Quintana turns focus to Giro d'Italia after Tirreno-Adriatico win

Nairo Quintana (Movistar) lifted the Tirreno-Adriatico winner's trident trophy above his head on the final podium in San Benedetto del Tronto, with a proud smile briefly revealing his inner happiness at winning the Italian race for a second time.

While some of his Giro d'Italia rivals stumbled and struggled during the seven days of intense racing, some claiming that they were still not at their best form in early March, Quintana and his Movistar team were rock solid and showed it in the opening team time trial, on the mountain finish on Terminillo and on the testing stage in the Le Marche hills.

Quintana is like a sphinx and never revealed any visible chinks in his armour. He always listens quietly when facing questions and judges his answers as carefully as his racing.

"I'm really happy with this win. Tirreno-Adriatico is a really beautiful race, one that I really like, and conquering it again makes me proud, for all the effort I put in here and especially my Movistar team, which supported me all the way to this time trial," Quintana said.

"I've finished this race in better shape than when I started it. I'm still building upwards, and I'm very pleased because I'm in good shape and have done some good work for the future races. More than winning, my goal is to progress well towards the main objectives of the season."

Quintana started the final 10km time trial with a 50 second lead on Thibaut Pinot (FDJ) and 1:06 on Rohan Dennis (BMC) but had to ride close to his limit to ensure victory. He didn't panic or make any mistakes, and eventually finished 45th, in a time of 11:59, some 41 seconds slower than stage winner Dennis. It meant he beat the Australian by 25 seconds in the final general classification, with Pinot slipping to third at 36 seconds.

"I knew I had to go strong today. I couldn't let the specialists put too much of a gap over me," he explained.

"Yet, I was calm and confident that I could secure the victory with the advantage I held. With all rivals we had to face and such a tough course, it's a really prestigious victory to take."

To Colombia to prepare for the Giro d'Italia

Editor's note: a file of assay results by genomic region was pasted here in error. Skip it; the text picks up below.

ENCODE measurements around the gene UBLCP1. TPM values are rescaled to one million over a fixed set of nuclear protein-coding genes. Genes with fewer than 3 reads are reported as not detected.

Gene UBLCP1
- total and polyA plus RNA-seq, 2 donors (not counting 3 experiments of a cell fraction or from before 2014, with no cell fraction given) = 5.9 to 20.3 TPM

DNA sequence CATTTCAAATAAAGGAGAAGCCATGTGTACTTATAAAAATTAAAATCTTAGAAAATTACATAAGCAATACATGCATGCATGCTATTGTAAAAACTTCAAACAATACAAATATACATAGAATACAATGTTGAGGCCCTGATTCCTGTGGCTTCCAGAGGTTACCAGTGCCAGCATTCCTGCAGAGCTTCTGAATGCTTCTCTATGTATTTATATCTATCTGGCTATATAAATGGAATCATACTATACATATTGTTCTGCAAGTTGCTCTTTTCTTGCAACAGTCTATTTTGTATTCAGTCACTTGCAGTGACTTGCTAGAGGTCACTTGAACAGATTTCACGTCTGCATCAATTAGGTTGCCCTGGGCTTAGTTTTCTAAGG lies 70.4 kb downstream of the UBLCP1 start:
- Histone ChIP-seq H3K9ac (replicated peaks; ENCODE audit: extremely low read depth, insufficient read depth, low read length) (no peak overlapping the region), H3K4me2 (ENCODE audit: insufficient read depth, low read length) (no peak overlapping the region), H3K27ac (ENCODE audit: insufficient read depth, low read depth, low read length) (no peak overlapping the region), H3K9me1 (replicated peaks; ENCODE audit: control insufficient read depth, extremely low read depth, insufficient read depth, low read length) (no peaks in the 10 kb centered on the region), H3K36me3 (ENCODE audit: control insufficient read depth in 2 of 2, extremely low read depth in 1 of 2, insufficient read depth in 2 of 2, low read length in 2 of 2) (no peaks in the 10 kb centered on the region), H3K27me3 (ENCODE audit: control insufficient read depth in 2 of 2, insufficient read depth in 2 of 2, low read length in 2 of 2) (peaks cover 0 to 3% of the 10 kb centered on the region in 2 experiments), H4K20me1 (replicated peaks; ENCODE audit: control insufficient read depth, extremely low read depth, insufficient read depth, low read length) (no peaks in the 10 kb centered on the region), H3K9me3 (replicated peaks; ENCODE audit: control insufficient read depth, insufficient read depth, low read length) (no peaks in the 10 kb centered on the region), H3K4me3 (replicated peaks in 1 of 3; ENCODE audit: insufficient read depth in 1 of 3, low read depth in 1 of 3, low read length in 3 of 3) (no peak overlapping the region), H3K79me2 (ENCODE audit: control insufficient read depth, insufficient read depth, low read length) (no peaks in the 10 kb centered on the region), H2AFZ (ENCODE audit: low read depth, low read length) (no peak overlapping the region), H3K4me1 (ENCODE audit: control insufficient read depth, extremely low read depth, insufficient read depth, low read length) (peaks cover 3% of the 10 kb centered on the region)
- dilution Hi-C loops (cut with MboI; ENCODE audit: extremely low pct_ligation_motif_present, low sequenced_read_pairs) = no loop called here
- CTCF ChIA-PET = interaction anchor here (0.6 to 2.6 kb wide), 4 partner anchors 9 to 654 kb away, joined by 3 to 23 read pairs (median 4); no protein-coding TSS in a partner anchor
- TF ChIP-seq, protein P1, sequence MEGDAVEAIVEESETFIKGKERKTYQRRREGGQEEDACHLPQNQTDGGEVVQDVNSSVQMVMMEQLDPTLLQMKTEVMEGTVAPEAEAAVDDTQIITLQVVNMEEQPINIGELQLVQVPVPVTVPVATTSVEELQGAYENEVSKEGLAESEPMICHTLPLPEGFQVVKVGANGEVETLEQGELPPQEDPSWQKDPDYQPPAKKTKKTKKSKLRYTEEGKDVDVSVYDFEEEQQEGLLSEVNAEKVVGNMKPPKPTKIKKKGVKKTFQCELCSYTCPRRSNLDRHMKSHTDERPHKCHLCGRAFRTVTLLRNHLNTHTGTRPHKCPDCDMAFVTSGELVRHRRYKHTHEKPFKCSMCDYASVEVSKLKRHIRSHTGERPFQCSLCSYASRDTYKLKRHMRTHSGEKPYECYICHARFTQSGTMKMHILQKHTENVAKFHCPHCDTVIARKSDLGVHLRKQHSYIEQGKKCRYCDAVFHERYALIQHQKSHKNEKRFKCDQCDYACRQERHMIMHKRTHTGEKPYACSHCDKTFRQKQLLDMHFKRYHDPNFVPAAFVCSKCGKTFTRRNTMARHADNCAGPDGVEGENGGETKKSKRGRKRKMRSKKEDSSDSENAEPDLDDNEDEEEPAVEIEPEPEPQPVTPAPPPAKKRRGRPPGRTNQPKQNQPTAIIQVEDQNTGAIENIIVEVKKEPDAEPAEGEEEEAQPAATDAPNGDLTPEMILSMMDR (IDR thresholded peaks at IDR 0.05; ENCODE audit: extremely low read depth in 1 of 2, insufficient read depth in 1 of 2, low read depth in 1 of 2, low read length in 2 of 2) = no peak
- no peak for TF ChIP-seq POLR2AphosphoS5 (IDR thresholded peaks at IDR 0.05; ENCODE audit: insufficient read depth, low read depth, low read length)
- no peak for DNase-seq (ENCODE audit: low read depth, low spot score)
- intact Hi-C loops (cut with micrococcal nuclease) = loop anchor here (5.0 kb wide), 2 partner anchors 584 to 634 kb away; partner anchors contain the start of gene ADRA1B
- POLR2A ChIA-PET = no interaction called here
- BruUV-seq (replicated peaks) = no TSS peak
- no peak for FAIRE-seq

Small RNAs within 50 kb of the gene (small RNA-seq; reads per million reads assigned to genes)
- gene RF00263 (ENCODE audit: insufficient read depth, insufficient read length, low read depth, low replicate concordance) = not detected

Quintana has been cautious about revealing his plans between now and the Giro d'Italia as he prepares to target the ambitious goal of the Giro and Tour de France in the same season. However, he is set to return to Colombia very soon and train at altitude at home before returning to Europe to ride the Vuelta a Asturias (April 29-May 1) in Spain as a last test of his form before heading to Sardinia for the start of the Corsa Rosa on May 5.

He is not avoiding his rivals but just doing the preparation and training that best suits him and his Giro-Tour goal.

"I've got some important weeks coming up, with some important training at home, while also enjoying time with my family and friends as I get to my best condition," he explained.

"This race was all part of the process. Taking part in races like Tirreno-Adriatico is always important, and not only because the win that's at stake. In the end, it's also a Giro d'Italia-organised event, and that makes sure you'll find finishes very much similar to those you'll have to tackle in the Giro. For us, getting to know the roads, reinforce our bond as a team, get used to the pace we'll find in May - it's all about getting focused on that first Grand Tour goal of our season."

Quintana has clearly landed at least a psychological blow to his rivals, but he is aware that they will be stronger come May and perhaps be able to avoid the mistakes of Tirreno-Adriatico. He seems especially wary of defending champion Vincenzo Nibali (Bahrain-Merida) and Geraint Thomas (Team Sky), who was the last rider to be dropped by Quintana on the climb to Terminillo.

"Team Sky were very unlucky in the team time trial and they'd have been a lot closer," Quintana conceded.

"In the Giro d'Italia we'll have to keep a very close eye on Thomas and not just him, also the rest of his teammates, who will be preparing for this big race very seriously. I think there's going to be a very high level of participation in the Giro d'Italia and we'll have to be very careful," he said.

"Nibali wasn't great here, for example, but he is always at a high level in the Giro. It's a home race for him, and so is Fabio Aru (Astana). They're always strong there, that's an objective for them they always live up to expectations. Other rivals? Geraint will very strong, and there are sure to be others. But the Giro is very different, and some riders who weren't so good here, will be building.

"Of course I also don't feel like all my victories in the early season mean I've reached the top of my career's physical condition, either. I've been developing gradually. Obviously there must be a limit to a rider's progression, but I'm hopeful that the best times are still to come."

Quintana turned 27 in early February and is arguably in the best years of his career. It is perhaps why he has set the goal of the Giro and Tour in the same season. He insisted he is not in a race with Esteban Chaves or any other Colombian riders to make history and become the first ever Colombian winner of the Tour de France.

"My objective is to win the Tour de France one day. I'm not sure if it'll be at the first, second or third try, but my aim is to win it, and other races. I'm a rider who wins from the start of the year more or less to the end of it, and my idea is to stay on this level."

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Stephen Farrand
Head of News

Stephen is the most experienced member of the Cyclingnews team, having reported on professional cycling since 1994. He has been Head of News at Cyclingnews since 2022, before which he held the position of European editor since 2012 and previously worked for Reuters, Shift Active Media, and CyclingWeekly, among other publications.